Mary Latham

10:01 AM, 29th January 2013, About 11 years ago

Ahem Mr A it is not just MEN who have to worry about what will happen in a divorce or breakup. Successful women have the same issues!!!!!
I knew a couple who had joint property holdings that were all in the husbands name. Before he left her he mortgaged them up to the hilt. I don't know the detail but she came out with very little.
This is a very interesting warning

Property investors should watch out for a new tax trap inadvertently set up by solicitors and the Land Registry.

Lawyers are encouraging all joint property buyers to sign an express declaration of trust detailing their percentage ownership.

The form is then filed with the Land Registry as evidence if any dispute about joint ownership arises should the couple’s relationship break down.

The move is the result of two recent court cases involving unmarried couples arguing over money and property when their relationships ended.

The Law Society and Land Registry want solicitors to encourage buyers to sign the declaration.

However, property investors should know that the Land Registry database is linked to HM Revenue & Customs and the forms could end up triggering tax inquiries.

Follow me on Twitter@landlordtweets

Mark Alexander - Founder of Property118

12:09 PM, 29th January 2013, About 11 years ago

Hi Puzzler, the point about appointing the wife as agent was my suggestion. What we don't know is how many properties this landlord owns or how much profit is being made. However, let's assume it's 10 properties and each are returning a profit of £200 a month. That's £24,000 of profit per annum. If the wife manages the portfolio what's to stop her invoicing the full £24,000 a year as a management fee, thus reducing the profits and hence the tax on the portfolio to hubbie to zero?

Mark Alexander - Founder of Property118

15:18 PM, 29th January 2013, About 11 years ago

Hi Mary

The reader is a man, hence the gender references. Obviously my advice cuts both ways.

In the case you’ve mentioned I can’t see why the wife came away with very little. The remortgages obviously raised case. Was this spent? If so, that money would be treated by a judge as having come out of the mans share of the entitlement. Had the properties have been in joint names then the mortgages could not have happened without joint consent. Another way to protect against this would be to take advice from a good conveyancing solicitor who could register interests for husband and wife on all properties, regardless of who’s name they were owned in according to HM Land Registry. With the benefit of cautions, charging orders, restrictions or whatever they are called these days neither party can easily dupe the other if things are set up properly. For details of the conveyancer I’m using and referring landlords to now please see >>>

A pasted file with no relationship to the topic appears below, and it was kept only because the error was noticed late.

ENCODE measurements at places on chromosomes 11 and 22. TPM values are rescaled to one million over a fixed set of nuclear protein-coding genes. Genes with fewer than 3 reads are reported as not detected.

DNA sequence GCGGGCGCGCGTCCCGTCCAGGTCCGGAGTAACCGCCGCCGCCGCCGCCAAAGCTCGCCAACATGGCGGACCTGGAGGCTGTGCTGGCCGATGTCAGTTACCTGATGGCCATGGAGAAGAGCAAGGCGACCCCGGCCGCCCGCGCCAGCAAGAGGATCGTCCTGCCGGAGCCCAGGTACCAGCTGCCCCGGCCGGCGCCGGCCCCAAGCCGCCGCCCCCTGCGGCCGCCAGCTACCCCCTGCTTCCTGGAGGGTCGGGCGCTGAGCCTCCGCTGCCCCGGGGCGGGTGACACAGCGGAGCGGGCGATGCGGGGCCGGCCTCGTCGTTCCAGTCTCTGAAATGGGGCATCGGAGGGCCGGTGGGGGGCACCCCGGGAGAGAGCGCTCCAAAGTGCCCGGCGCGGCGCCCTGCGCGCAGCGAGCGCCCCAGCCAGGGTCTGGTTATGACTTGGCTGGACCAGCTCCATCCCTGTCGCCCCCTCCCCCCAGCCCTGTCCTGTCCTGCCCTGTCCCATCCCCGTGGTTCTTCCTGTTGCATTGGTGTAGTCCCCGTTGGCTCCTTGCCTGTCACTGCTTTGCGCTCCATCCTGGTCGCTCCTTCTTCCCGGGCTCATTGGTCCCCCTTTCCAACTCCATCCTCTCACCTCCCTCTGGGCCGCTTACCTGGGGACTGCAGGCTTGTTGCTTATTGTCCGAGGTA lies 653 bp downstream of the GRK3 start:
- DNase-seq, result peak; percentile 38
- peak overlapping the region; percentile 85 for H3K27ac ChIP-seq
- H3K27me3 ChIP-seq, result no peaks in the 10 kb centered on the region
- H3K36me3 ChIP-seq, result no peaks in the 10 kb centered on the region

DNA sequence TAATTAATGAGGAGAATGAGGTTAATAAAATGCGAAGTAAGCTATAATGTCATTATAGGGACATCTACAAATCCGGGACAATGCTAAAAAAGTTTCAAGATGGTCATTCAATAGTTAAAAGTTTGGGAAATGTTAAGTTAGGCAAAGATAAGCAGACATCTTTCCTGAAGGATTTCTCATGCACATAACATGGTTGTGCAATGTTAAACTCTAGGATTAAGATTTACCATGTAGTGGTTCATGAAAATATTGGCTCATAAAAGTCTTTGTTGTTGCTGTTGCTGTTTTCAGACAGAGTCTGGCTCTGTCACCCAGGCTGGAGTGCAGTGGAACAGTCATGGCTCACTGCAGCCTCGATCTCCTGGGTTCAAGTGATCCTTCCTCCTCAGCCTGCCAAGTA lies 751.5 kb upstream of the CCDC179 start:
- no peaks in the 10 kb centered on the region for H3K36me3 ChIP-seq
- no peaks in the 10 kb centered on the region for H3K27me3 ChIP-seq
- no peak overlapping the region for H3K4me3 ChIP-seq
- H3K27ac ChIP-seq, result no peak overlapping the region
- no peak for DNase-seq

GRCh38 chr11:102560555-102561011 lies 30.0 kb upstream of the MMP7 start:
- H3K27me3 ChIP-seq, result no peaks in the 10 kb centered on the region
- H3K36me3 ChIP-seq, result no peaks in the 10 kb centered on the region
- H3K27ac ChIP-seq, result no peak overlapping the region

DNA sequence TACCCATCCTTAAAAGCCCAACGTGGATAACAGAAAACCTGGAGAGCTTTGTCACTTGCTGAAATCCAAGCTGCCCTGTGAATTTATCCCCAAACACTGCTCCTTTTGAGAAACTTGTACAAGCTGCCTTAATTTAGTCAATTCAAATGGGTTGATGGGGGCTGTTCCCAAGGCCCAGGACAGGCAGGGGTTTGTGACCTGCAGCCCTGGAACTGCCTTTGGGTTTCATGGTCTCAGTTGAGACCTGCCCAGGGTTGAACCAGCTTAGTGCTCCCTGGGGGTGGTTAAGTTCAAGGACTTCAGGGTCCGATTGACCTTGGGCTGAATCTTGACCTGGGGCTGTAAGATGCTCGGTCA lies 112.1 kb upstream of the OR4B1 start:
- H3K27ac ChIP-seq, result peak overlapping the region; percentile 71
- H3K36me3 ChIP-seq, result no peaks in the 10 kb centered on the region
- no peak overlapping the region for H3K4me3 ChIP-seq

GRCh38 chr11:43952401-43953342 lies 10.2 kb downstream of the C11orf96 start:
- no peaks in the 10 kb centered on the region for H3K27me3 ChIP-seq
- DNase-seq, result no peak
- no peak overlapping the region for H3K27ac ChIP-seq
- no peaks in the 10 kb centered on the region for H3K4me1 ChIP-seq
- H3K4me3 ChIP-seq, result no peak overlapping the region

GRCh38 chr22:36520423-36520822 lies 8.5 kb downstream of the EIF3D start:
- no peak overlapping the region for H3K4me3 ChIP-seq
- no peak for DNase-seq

Neil Woodhead

22:42 PM, 29th January 2013, About 11 years ago

If the property is in joint names then the HMRC look on it as a partnership and the net income can be allocated to either party or both in any proportion.

Claudio Valentini

10:33 AM, 30th January 2013, About 11 years ago

Hello Mark, I made a very similar suggestion to my accountant - about invoicing for property management charges ( only difference was rather than my wife invoicing I suggested invoicing through a limited company Wevare Directors of ) I paraphrase my accountants reply 'Save you a very long complicated and expensive answer. Don't go there' I never got to find out why not. I assume that HMRC would view that I was having my cake and eating it - but are you suggesting that Mrs C could set upas a sole trader and invoice management charges...makes sense to me.

11:34 AM, 30th January 2013, About 11 years ago

Hi Mark. One of the properties i manage is owned by a couple who jointly bought a property in a 50/50 equal share, and the rent is paid into a joint bank account. When the accountant does the yearly accounts the rental income is split evenly between the two of them for tax purposes.

Mark Alexander - Founder of Property118

14:46 PM, 30th January 2013, About 11 years ago

Hi Claude, your accountant should be suggesting these things to you. Time to change perhaps?

Mark Alexander - Founder of Property118

15:47 PM, 30th January 2013, About 11 years ago

Hi Scotty, I don't see a problem with that if they both earn similar amounts as creativity is not necessary in those circumstances.